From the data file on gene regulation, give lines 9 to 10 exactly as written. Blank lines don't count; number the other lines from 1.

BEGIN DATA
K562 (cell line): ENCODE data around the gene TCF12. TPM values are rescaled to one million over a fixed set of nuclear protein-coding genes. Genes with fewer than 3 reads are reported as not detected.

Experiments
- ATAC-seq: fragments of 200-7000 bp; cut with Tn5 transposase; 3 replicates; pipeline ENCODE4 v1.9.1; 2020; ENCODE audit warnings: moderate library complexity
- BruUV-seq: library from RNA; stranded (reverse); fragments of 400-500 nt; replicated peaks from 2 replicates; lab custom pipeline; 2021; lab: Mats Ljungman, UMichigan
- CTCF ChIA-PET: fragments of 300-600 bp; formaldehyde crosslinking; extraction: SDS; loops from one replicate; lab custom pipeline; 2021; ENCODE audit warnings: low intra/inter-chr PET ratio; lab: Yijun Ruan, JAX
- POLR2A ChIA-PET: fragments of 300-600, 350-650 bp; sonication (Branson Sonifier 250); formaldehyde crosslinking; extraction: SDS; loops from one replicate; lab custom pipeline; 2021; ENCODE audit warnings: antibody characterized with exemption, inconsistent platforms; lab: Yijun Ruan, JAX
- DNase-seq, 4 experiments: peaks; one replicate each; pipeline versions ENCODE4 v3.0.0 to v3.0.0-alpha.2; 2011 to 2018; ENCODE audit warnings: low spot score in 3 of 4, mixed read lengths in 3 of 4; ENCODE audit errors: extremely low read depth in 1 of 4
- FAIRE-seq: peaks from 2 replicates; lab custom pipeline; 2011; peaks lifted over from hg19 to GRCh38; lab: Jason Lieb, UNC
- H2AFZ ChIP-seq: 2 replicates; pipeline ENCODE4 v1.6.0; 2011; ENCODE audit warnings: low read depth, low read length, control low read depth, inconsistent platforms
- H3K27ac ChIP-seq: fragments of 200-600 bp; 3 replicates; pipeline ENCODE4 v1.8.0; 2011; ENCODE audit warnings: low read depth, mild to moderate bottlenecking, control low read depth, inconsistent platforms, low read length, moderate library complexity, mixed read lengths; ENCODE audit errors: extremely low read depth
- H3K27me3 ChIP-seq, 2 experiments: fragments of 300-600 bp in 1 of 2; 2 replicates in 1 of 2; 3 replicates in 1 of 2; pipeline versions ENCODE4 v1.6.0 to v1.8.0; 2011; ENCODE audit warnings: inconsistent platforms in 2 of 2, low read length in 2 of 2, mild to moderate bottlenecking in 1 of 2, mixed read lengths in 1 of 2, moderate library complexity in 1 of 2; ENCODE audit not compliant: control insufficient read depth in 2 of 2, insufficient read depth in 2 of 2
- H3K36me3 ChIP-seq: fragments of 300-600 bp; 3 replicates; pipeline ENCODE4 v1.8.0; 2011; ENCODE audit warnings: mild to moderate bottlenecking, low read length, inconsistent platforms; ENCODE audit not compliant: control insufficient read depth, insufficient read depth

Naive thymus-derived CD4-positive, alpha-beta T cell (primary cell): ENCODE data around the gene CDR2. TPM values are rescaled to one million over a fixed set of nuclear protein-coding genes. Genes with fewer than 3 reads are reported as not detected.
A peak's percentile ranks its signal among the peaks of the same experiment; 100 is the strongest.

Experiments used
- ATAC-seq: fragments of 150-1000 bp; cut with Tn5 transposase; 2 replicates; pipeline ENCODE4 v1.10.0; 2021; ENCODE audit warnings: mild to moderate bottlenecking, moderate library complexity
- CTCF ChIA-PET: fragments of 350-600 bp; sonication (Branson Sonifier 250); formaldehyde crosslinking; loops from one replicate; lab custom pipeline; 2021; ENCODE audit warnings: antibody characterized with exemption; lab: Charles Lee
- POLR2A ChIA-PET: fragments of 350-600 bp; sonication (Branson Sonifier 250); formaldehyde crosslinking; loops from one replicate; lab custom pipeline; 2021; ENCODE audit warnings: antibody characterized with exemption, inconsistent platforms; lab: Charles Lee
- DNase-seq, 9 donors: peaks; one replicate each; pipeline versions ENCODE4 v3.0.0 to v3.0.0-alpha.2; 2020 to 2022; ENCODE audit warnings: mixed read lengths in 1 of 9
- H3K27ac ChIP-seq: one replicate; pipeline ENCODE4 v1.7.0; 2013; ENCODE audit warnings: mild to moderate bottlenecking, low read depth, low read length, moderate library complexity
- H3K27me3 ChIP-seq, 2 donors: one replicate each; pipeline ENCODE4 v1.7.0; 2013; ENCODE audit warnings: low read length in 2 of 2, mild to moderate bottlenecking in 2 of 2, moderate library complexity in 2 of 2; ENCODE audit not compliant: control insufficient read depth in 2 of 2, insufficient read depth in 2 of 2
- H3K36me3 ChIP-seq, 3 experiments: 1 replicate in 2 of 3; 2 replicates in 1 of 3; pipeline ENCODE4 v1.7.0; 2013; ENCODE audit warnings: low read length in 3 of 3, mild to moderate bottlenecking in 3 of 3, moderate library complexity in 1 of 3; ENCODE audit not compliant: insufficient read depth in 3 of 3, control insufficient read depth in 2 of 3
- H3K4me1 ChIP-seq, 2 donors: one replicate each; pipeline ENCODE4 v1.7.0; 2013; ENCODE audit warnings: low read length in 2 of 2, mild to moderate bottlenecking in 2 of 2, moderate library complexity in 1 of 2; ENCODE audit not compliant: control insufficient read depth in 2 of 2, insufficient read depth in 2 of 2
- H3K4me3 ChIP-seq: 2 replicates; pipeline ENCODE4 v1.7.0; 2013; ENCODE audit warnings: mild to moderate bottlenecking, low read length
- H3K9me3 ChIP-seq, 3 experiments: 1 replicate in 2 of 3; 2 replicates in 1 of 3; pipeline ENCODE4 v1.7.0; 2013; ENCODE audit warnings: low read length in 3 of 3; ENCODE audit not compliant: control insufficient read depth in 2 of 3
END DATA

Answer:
- H2AFZ ChIP-seq: 2 replicates; pipeline ENCODE4 v1.6.0; 2011; ENCODE audit warnings: low read depth, low read length, control low read depth, inconsistent platforms
- H3K27ac ChIP-seq: fragments of 200-600 bp; 3 replicates; pipeline ENCODE4 v1.8.0; 2011; ENCODE audit warnings: low read depth, mild to moderate bottlenecking, control low read depth, inconsistent platforms, low read length, moderate library complexity, mixed read lengths; ENCODE audit errors: extremely low read depth